Apprenticeships fall by a quarter
By Sarah Wood | 6th March 2019
The number of people starting a training programme under the government's new apprenticeship scheme has fallen, according to the latest figures from the National Audit Office (NAO).
The NAO said the government was very unlikely to hit its 2020 target of 3m new starts, as reported by the BBC. The NAO also said that the government had some way to go before it could show that the scheme was good value for money.
The government radically changed the apprenticeship system two year ago, introducing the apprenticeship levy for large employers, which they can then claim back to fund training.
Since the introduction of the levy, the number of apprenticeships has fallen by more than a quarter, with many small firms giving up on schemes and larger ones failing to even claim back the money they paid in, leaving £2bn unspent.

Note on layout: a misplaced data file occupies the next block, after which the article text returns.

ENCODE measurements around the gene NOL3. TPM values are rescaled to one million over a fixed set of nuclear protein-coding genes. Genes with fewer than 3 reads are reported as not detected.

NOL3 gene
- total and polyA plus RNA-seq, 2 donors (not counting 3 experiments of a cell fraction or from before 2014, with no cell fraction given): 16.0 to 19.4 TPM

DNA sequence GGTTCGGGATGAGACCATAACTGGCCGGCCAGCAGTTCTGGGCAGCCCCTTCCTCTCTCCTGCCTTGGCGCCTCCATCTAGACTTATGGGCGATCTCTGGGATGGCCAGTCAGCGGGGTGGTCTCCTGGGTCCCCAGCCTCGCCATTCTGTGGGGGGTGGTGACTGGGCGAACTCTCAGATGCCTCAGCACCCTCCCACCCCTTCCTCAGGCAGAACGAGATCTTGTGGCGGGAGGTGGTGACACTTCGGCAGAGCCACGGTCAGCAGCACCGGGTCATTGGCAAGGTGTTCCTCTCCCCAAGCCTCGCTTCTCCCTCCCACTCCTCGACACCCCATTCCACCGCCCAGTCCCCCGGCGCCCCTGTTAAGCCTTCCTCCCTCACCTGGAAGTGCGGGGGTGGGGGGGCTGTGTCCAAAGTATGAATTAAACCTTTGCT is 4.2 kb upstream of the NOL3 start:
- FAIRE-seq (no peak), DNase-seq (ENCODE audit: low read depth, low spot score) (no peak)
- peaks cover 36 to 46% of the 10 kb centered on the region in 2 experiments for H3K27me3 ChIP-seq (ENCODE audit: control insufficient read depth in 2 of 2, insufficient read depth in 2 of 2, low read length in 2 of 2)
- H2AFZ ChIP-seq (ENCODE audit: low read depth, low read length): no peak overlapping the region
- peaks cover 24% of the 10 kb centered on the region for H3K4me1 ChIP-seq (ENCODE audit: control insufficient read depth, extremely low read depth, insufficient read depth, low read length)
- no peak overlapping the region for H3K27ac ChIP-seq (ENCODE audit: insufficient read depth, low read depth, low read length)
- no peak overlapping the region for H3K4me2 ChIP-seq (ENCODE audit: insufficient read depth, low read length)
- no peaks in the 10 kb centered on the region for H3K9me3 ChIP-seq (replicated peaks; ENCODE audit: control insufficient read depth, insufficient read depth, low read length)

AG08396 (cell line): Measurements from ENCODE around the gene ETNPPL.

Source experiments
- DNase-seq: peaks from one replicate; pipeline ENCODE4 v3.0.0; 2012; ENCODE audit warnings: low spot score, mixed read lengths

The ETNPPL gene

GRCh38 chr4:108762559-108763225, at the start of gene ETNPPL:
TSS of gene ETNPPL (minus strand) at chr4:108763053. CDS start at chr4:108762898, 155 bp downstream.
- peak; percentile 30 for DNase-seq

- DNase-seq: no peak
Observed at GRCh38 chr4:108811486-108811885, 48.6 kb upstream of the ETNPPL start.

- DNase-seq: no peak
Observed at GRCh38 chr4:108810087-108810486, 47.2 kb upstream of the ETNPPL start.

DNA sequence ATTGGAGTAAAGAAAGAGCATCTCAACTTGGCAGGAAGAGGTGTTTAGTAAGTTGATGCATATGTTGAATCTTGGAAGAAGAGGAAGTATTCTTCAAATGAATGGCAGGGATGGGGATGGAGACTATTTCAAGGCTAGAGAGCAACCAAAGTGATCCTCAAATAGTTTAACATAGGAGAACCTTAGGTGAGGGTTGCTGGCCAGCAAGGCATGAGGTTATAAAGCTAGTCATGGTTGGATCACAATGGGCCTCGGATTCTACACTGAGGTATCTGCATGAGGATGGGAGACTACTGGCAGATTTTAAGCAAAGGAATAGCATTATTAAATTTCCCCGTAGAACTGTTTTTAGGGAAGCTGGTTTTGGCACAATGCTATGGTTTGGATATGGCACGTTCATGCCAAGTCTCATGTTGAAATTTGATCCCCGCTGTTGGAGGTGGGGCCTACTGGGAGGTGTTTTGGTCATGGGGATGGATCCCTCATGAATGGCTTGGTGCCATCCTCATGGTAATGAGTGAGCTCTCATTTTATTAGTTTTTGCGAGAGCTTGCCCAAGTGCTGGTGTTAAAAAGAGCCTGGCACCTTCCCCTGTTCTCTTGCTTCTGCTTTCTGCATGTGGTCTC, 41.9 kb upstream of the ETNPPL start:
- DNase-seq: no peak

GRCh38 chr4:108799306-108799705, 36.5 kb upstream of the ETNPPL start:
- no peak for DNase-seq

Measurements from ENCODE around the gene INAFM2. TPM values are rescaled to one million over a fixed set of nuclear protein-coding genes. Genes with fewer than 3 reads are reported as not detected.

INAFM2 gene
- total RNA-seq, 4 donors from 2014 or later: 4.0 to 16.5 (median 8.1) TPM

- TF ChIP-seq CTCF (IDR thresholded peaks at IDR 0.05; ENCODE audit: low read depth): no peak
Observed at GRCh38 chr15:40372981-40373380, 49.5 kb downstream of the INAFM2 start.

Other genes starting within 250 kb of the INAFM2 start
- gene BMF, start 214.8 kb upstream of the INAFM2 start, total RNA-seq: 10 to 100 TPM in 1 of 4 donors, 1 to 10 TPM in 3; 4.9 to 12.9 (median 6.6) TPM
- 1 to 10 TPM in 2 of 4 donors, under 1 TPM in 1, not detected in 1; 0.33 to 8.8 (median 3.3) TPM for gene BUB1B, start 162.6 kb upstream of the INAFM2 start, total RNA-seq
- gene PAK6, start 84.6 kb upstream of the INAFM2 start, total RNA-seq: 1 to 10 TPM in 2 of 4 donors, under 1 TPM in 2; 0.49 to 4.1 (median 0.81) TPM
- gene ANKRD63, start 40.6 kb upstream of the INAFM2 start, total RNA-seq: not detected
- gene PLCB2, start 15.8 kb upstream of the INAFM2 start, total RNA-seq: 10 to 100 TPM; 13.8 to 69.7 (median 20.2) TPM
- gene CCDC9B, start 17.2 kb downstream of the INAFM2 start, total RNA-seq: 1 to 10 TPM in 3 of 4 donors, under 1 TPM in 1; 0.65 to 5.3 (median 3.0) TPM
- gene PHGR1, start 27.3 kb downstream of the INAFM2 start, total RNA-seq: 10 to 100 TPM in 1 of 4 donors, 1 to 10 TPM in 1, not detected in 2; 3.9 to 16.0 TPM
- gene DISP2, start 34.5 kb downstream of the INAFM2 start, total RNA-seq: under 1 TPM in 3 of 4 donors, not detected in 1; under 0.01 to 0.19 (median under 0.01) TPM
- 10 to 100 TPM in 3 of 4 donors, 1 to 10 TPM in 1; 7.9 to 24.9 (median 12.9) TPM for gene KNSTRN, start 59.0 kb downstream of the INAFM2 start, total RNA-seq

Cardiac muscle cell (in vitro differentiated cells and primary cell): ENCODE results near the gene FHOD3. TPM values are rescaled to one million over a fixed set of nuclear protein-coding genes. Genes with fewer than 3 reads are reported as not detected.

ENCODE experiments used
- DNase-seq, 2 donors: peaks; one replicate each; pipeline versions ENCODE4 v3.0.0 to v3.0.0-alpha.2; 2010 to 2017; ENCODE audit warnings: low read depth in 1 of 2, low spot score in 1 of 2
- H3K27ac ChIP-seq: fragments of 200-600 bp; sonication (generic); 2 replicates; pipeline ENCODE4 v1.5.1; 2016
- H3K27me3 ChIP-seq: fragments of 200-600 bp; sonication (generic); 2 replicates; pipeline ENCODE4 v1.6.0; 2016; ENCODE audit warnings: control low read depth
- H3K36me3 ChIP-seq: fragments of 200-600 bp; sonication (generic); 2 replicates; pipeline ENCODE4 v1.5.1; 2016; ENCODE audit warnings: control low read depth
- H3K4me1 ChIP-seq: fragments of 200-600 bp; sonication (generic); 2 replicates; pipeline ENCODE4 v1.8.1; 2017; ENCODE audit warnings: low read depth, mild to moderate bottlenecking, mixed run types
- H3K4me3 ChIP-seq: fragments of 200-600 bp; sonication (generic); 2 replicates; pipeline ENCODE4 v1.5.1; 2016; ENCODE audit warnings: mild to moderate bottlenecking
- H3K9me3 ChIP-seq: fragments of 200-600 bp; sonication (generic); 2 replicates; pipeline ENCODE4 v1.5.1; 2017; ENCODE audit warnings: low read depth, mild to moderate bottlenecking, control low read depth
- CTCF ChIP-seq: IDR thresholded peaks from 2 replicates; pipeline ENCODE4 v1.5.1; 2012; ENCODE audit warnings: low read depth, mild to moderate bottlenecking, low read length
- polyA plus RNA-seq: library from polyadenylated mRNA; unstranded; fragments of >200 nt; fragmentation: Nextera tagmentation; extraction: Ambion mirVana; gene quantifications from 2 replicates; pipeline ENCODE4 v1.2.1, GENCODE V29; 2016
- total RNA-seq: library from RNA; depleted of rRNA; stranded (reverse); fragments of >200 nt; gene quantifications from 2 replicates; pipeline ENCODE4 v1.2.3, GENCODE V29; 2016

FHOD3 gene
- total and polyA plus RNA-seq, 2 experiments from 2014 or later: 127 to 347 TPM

Many large firms see the apprenticeship levy as little more than an extra tax on their wage bill, while many small companies are reluctant to let their apprentices go to college once a week.
As a result, despite the fact that many young people are only too keen to be paid to study, rather than running up student debts at college or university, the number starting apprenticeships has slumped.
Just before the new scheme was introduced, there were 509,400 new apprentice a year; last year there were just 375,800, down by 26 per cent.
There has also been a decline in the lower-level apprenticeships and a rise in the higher, degree equivalent ones. This suggests companies may be abandoning apprenticeships aimed mainly at school leavers with weaker exam results.
The government says it will continue to work with employers to help them develop their apprenticeship programmes.
Copyright 2019 Moose Partnership Ltd. All rights reserved. Reproduction of any content is strictly forbidden without prior permission.